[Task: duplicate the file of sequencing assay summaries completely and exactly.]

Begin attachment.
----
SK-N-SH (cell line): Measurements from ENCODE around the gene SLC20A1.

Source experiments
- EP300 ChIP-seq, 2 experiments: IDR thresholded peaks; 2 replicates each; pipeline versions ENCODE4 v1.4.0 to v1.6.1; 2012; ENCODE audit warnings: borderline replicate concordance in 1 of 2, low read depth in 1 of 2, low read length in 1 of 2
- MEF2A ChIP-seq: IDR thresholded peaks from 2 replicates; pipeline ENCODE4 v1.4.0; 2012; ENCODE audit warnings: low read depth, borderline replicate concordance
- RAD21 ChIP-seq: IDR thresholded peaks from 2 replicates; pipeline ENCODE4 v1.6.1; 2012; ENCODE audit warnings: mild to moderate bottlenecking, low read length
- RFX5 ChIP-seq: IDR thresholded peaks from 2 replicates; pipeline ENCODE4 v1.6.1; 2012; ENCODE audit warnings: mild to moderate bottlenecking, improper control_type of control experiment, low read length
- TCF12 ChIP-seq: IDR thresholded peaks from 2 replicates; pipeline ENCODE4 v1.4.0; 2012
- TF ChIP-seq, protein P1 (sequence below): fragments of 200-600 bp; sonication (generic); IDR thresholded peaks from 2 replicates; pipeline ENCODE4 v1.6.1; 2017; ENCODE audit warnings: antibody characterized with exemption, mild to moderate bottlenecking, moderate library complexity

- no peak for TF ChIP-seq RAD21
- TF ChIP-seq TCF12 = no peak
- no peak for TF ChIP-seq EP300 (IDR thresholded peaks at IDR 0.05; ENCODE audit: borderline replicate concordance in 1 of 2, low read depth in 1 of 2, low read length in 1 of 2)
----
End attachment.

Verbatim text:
SK-N-SH (cell line): Measurements from ENCODE around the gene SLC20A1.

Source experiments
- EP300 ChIP-seq, 2 experiments: IDR thresholded peaks; 2 replicates each; pipeline versions ENCODE4 v1.4.0 to v1.6.1; 2012; ENCODE audit warnings: borderline replicate concordance in 1 of 2, low read depth in 1 of 2, low read length in 1 of 2
- MEF2A ChIP-seq: IDR thresholded peaks from 2 replicates; pipeline ENCODE4 v1.4.0; 2012; ENCODE audit warnings: low read depth, borderline replicate concordance
- RAD21 ChIP-seq: IDR thresholded peaks from 2 replicates; pipeline ENCODE4 v1.6.1; 2012; ENCODE audit warnings: mild to moderate bottlenecking, low read length
- RFX5 ChIP-seq: IDR thresholded peaks from 2 replicates; pipeline ENCODE4 v1.6.1; 2012; ENCODE audit warnings: mild to moderate bottlenecking, improper control_type of control experiment, low read length
- TCF12 ChIP-seq: IDR thresholded peaks from 2 replicates; pipeline ENCODE4 v1.4.0; 2012
- TF ChIP-seq, protein P1 (sequence below): fragments of 200-600 bp; sonication (generic); IDR thresholded peaks from 2 replicates; pipeline ENCODE4 v1.6.1; 2017; ENCODE audit warnings: antibody characterized with exemption, mild to moderate bottlenecking, moderate library complexity

- no peak for TF ChIP-seq RAD21
- TF ChIP-seq TCF12 = no peak
- no peak for TF ChIP-seq EP300 (IDR thresholded peaks at IDR 0.05; ENCODE audit: borderline replicate concordance in 1 of 2, low read depth in 1 of 2, low read length in 1 of 2)